If all of the tests are normal and show no change, blood (about 2-4 tablespoons) will be
collected from you at every visit and stored in case you develop symptoms later. This blood
may be tested to check the number of t-cells in your blood and how they are functioning. If
you give your consent below, in the optional procedures section, any blood left over from
these tests will be stored and used for use in future research.
Long Term Follow-Up:
One (1) time a year for 5 years after you receive the T-cells, you will have a physical
One (1) time a year for up to 15 years, you will be mailed a questionnaire about your health
and quality of life. This questionnaire should take about 15 minutes to complete. You will
be given a self-addressed, stamped envelope in order to return the questionnaire.
This is an investigational study. CXCR2 and NGFR T-cells is not FDA approved or
commercially available. It is currently being used for research purposes only.
Cyclophosphamide is FDA approved and commercially available for the treatment of several
types of cancer (such as leukemia, lymphoma, and breast cancer).
Fludarabine is FDA approved and commercially available for the treatment of B-cell chronic
Aldesleukin is FDA approved and commercially available for the treatment of Metastatic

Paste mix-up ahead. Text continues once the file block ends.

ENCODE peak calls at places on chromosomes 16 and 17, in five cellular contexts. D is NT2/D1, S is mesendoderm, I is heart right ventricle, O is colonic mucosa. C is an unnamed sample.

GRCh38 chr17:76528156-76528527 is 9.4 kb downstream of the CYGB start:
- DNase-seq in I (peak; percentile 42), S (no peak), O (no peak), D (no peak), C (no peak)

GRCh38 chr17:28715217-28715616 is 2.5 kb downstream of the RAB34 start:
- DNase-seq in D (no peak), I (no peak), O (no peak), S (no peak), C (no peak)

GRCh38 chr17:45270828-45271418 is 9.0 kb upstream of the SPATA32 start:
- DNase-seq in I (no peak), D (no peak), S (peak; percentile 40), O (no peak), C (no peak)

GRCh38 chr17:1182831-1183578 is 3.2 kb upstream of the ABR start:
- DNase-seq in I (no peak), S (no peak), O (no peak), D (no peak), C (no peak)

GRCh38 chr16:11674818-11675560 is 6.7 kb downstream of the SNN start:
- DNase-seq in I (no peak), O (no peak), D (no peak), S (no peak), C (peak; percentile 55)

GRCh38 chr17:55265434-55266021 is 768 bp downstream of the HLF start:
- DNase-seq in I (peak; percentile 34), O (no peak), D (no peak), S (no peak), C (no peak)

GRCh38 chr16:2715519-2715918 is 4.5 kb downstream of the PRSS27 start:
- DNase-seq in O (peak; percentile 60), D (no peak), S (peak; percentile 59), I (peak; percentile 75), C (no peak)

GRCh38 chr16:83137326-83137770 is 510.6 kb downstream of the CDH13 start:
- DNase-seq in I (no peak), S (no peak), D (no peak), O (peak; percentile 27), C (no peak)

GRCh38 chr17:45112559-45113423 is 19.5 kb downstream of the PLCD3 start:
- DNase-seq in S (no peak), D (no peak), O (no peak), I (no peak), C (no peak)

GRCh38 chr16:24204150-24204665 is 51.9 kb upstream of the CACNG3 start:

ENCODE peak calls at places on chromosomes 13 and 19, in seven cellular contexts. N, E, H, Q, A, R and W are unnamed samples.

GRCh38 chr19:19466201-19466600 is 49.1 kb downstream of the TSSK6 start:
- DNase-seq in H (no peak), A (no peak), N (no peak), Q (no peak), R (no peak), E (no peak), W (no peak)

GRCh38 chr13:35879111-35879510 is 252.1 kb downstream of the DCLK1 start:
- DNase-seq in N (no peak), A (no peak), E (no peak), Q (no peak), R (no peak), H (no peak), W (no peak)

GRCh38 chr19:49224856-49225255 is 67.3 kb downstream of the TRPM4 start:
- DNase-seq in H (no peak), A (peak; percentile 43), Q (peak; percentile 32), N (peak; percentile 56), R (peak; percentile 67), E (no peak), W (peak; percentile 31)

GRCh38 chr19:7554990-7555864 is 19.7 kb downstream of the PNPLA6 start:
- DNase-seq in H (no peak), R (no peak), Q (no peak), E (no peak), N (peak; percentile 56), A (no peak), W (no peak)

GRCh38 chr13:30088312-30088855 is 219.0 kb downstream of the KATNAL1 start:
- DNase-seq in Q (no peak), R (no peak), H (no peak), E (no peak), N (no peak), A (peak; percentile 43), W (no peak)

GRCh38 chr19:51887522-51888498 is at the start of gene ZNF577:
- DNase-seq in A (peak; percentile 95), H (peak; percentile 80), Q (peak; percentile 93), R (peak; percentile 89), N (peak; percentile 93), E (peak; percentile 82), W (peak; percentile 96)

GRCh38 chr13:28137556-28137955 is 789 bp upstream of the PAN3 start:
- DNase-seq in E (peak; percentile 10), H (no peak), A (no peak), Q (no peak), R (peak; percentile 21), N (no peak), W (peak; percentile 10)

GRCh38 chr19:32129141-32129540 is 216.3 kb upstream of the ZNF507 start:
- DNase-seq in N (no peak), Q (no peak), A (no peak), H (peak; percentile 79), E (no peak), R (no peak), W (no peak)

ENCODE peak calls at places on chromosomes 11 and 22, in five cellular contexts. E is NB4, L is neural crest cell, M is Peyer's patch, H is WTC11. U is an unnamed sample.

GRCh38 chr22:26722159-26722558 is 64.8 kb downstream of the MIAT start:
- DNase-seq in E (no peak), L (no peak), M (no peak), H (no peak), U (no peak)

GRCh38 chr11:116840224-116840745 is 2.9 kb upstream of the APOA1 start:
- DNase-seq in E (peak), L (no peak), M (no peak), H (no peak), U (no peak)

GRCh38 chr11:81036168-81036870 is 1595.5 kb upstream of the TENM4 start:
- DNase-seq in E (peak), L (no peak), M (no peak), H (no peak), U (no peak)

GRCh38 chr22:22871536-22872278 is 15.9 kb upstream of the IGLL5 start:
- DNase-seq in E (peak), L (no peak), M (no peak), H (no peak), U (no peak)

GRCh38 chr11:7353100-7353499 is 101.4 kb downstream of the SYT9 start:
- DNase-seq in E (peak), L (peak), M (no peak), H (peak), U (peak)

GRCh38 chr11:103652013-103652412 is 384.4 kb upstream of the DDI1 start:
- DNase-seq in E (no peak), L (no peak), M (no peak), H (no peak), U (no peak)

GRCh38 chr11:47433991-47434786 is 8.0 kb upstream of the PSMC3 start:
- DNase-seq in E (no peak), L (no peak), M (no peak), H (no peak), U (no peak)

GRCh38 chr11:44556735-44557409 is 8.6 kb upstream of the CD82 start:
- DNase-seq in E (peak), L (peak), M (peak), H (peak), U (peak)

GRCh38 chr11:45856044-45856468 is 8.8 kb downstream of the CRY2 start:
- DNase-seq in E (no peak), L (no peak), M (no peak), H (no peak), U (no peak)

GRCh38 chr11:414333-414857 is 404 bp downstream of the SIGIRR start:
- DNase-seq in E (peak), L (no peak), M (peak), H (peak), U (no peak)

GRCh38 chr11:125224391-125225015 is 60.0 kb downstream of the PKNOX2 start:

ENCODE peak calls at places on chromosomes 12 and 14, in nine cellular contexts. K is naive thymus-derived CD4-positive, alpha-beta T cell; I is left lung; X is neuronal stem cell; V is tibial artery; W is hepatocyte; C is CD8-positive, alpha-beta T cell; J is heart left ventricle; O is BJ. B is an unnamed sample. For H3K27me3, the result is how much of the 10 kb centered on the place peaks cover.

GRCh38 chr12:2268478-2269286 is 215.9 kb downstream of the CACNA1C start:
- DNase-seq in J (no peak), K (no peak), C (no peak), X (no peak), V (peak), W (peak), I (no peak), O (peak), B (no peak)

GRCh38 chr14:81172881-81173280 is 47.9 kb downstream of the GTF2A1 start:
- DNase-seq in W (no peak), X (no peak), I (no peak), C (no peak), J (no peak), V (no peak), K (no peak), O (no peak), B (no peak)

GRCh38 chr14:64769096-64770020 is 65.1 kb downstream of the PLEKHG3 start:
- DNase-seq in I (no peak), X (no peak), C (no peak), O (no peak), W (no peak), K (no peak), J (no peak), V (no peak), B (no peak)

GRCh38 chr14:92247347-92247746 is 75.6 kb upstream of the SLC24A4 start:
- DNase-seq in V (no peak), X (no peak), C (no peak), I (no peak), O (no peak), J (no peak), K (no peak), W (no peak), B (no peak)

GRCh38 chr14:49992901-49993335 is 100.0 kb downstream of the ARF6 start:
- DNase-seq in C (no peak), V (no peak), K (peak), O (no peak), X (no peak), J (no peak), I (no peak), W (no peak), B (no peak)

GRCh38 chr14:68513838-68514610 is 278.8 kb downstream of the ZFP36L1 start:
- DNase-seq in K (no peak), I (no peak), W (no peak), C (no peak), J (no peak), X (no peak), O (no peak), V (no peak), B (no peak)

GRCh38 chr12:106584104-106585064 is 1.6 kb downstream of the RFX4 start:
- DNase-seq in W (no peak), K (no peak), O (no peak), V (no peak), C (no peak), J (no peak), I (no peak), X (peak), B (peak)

melanoma or renal cell carcinoma.
Up to 36 patients will take part in this study. All will be enrolled at MD Anderson.
Endpoint Classification: Safety/Efficacy Study, Intervention Model: Single Group Assignment, Masking: Open Label, Primary Purpose: Treatment
Toxicity of CXCR2 Transduced Tumor Infiltrating Lymphocytes (TIL)
Study will utilize National Cancer Institute Common Terminology Criteria (CTC) for Adverse Events version 4.0 for toxicity and Adverse Event reporting. Toxicity, immunologic effects and anti-tumor efficacy of cell infusions will be performed. Toxicities monitored and documented on a daily basis beginning at day 0 (T-cell infusion) and continuing until discharged from hospital following the initial IL-2 infusion. Maximum tolerated dose (MTD) defined as dose having posterior mean probability to toxicity closest to the targeted value .20.
Patrick Hwu, MD
UT MD Anderson Cancer Center
United States: Food and Drug Administration